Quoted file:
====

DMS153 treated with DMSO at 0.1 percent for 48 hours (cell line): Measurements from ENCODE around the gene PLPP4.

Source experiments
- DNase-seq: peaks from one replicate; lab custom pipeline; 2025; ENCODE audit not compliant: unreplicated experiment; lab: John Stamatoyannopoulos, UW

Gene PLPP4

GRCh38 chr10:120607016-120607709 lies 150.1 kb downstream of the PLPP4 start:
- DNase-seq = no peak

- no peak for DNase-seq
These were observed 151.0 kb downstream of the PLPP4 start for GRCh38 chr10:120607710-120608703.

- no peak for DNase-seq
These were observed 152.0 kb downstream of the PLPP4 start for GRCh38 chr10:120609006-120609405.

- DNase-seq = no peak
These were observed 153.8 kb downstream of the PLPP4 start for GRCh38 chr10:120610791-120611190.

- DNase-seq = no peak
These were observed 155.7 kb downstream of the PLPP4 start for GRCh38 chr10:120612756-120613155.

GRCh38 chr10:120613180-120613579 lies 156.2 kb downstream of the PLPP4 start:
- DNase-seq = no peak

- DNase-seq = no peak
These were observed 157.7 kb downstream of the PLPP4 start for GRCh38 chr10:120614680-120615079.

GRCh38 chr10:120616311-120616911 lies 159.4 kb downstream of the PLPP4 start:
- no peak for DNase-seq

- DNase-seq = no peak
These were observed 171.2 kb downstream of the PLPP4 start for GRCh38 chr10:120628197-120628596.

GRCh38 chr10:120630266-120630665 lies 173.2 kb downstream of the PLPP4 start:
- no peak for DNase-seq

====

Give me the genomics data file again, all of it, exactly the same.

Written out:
DMS153 treated with DMSO at 0.1 percent for 48 hours (cell line): Measurements from ENCODE around the gene PLPP4.

Source experiments
- DNase-seq: peaks from one replicate; lab custom pipeline; 2025; ENCODE audit not compliant: unreplicated experiment; lab: John Stamatoyannopoulos, UW

Gene PLPP4

GRCh38 chr10:120607016-120607709 lies 150.1 kb downstream of the PLPP4 start:
- DNase-seq = no peak

- no peak for DNase-seq
These were observed 151.0 kb downstream of the PLPP4 start for GRCh38 chr10:120607710-120608703.

- no peak for DNase-seq
These were observed 152.0 kb downstream of the PLPP4 start for GRCh38 chr10:120609006-120609405.

- DNase-seq = no peak
These were observed 153.8 kb downstream of the PLPP4 start for GRCh38 chr10:120610791-120611190.

- DNase-seq = no peak
These were observed 155.7 kb downstream of the PLPP4 start for GRCh38 chr10:120612756-120613155.

GRCh38 chr10:120613180-120613579 lies 156.2 kb downstream of the PLPP4 start:
- DNase-seq = no peak

- DNase-seq = no peak
These were observed 157.7 kb downstream of the PLPP4 start for GRCh38 chr10:120614680-120615079.

GRCh38 chr10:120616311-120616911 lies 159.4 kb downstream of the PLPP4 start:
- no peak for DNase-seq

- DNase-seq = no peak
These were observed 171.2 kb downstream of the PLPP4 start for GRCh38 chr10:120628197-120628596.

GRCh38 chr10:120630266-120630665 lies 173.2 kb downstream of the PLPP4 start:
- no peak for DNase-seq